The abolition of slavery was not, however, to undermine the faith of whites in their own superiority—rather, the reverse, as it was seen as one of their achievements.
In the second half of the nineteenth century the implications latent in descriptions of ethnic diversity were made the controlling factor of ideological racism, with its doctrines of purity of blood and historically determined “Aryan” supremacy. Darwinian theories of the descent of man from the animal world incorporated a static racial hierarchy in the dynamic evolutionary system—progress along a single-line railroad track with Europeans always in the first coach. Social Darwinism was increasingly invoked in attempts to justify the conquest of Africa and discrimination against blacks in Europe and America—the victory of “favoured races in the struggle for life.” There was, again, opposition from some whites who, nevertheless, tended to hold themselves aloof from the majority of their fellowmen of whatever color. When André Gide journeyed up the Congo in 1925 (with volumes of Bossuet and Moliére for reading matter) and remarked in his Voyage au Congo (1927), “Moins le blanc est intelligent, plus le noir lui paraît bête,” he was not only protesting against the attitude of colonial officials but congratulating himself. (If the adverbs moins and plus are reversed, the black becomes only slightly less bête.) Tacit assumptions of white superiority, backed up by educational advantages, technology, and wealth, remain to the present day as great a barrier to worldwide understanding and cooperation as the now generally discredited theories of biological racial diversity determining cerebral capacity.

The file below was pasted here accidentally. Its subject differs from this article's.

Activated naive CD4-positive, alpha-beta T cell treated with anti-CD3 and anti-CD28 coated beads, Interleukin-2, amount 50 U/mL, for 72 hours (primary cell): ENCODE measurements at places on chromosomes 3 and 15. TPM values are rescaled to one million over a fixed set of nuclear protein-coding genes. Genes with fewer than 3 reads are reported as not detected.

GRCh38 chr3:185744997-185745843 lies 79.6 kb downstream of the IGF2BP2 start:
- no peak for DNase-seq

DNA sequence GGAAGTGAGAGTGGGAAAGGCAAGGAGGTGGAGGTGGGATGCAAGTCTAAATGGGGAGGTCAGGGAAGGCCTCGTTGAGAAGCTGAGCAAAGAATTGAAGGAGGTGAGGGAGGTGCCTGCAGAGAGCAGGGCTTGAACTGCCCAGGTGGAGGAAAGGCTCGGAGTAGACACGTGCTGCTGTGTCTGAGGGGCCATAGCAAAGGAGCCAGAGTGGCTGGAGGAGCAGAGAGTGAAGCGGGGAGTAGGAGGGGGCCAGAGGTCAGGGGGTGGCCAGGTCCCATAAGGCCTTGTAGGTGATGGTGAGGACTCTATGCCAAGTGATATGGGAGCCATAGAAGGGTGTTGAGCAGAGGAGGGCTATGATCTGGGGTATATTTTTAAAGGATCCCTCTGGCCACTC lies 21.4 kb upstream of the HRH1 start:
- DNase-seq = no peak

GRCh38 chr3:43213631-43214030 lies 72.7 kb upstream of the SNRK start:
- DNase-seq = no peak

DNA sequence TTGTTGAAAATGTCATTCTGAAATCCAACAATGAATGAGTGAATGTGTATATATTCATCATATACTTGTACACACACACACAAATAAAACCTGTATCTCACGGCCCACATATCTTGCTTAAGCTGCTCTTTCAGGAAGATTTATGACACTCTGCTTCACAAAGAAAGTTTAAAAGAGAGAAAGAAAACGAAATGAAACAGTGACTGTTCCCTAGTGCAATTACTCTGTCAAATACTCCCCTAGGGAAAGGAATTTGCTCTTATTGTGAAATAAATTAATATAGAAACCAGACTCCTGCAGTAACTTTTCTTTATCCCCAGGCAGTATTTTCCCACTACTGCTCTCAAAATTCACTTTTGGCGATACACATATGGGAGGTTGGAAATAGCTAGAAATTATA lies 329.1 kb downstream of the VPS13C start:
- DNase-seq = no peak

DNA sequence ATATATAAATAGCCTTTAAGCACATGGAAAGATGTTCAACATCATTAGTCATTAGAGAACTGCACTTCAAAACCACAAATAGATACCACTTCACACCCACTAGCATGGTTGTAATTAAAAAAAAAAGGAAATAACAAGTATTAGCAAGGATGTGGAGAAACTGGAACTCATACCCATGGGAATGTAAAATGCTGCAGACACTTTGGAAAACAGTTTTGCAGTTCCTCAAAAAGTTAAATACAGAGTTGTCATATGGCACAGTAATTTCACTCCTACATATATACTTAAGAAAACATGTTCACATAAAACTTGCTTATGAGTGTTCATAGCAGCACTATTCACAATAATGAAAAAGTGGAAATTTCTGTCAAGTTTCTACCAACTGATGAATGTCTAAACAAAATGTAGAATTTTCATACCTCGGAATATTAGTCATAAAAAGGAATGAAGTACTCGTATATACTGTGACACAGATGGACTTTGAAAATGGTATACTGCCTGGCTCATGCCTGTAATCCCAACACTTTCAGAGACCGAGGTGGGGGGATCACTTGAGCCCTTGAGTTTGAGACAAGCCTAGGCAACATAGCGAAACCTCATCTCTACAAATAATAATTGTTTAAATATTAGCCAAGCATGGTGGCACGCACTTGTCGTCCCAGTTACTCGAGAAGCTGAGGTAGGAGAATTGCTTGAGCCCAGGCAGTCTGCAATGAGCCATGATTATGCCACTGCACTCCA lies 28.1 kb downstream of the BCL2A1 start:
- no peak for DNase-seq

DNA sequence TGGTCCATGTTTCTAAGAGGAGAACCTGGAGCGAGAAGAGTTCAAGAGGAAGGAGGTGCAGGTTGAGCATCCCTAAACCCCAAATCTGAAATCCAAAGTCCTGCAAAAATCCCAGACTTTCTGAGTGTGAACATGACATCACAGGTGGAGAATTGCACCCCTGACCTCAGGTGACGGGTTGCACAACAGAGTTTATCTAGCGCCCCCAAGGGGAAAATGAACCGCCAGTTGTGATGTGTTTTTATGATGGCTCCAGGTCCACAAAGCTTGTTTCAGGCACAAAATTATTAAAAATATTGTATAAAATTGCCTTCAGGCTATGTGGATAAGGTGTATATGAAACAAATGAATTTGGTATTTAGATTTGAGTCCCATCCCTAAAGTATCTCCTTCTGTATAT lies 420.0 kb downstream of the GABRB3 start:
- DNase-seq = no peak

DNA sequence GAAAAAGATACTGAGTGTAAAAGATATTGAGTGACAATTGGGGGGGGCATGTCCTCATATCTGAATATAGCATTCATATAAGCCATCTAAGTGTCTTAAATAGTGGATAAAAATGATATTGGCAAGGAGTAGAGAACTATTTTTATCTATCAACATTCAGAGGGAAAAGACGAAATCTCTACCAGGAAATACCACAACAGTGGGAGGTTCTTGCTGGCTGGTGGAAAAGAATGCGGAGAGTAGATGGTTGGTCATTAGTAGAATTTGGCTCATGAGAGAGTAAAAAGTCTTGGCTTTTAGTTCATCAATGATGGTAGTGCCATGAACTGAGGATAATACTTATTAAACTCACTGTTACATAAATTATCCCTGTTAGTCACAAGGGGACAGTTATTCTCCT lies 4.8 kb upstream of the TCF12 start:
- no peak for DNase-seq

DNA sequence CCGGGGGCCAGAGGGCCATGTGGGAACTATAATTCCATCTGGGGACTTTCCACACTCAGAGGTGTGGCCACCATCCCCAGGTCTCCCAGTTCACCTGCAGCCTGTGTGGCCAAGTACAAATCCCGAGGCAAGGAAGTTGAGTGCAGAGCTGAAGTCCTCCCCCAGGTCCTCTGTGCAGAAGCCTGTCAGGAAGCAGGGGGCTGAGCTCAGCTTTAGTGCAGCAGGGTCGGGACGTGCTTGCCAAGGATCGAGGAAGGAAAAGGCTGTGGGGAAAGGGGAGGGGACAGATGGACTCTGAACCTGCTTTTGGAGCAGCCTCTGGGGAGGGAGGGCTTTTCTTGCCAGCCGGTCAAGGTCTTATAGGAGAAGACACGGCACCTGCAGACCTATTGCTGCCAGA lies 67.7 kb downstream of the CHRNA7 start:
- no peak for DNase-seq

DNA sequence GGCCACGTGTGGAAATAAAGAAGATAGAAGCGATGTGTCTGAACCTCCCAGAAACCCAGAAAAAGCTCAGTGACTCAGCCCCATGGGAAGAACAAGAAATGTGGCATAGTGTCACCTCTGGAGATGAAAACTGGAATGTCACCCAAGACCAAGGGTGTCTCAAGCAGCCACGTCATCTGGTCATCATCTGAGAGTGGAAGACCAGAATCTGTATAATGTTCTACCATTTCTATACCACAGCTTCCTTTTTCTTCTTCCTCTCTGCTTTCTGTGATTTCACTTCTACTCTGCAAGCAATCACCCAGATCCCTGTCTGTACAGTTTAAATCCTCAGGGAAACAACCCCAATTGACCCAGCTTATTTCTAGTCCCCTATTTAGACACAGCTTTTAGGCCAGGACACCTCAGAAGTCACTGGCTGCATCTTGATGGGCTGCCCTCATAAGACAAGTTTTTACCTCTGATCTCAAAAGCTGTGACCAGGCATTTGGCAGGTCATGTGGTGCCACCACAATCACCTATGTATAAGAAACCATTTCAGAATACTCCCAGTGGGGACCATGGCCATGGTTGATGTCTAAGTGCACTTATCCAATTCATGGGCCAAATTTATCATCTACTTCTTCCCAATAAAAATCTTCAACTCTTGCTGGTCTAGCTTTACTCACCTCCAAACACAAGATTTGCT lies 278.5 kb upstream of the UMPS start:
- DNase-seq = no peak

The relationship between statements about and depictions of blacks is, however, more complex than it may at first sight appear. There is a striking difference between blacks in literature and art. No painters succeeded in representing the sublime dignity of Shakespeare’s Othello: the best they could do was to portray actors in the part. None so much as attempted to portray in a portrait the heroic stature of Toussaint-Louverture as expressed in Words-worths famous sonnet. Such likenesses as there are, though imaginative, tell nothing to those unaware of his achievements and fate. Victor Hugos Bug-Jargal appears to have inspired but a few artistically negligible prints. François Gérard could no more than suggest the tragic plight of the heroine of Mme. de Duras’s novel Ourika, even to its readers. The images that come closest to prototypes in fiction are Uncle Tom and Topsy, but, harking back to earlier stereotypes, they reveal less of the author’s good intentions than the ways they were interpreted or misinterpreted. Artists can represent only what they see and feel, and illustrations no more than give support to the writings of others—whether theoretical, historical, or fictional. For although art is a means of communication, it differs from language in its potentialities and limitations, also in the ways in which it can be understood. Responses to images of blacks are strongly conditioned by preconceptions not necessarily shared by their artists, especially traditional notions of blackness, which could be evaded only in literature (as in Wordsworth’s sonnet).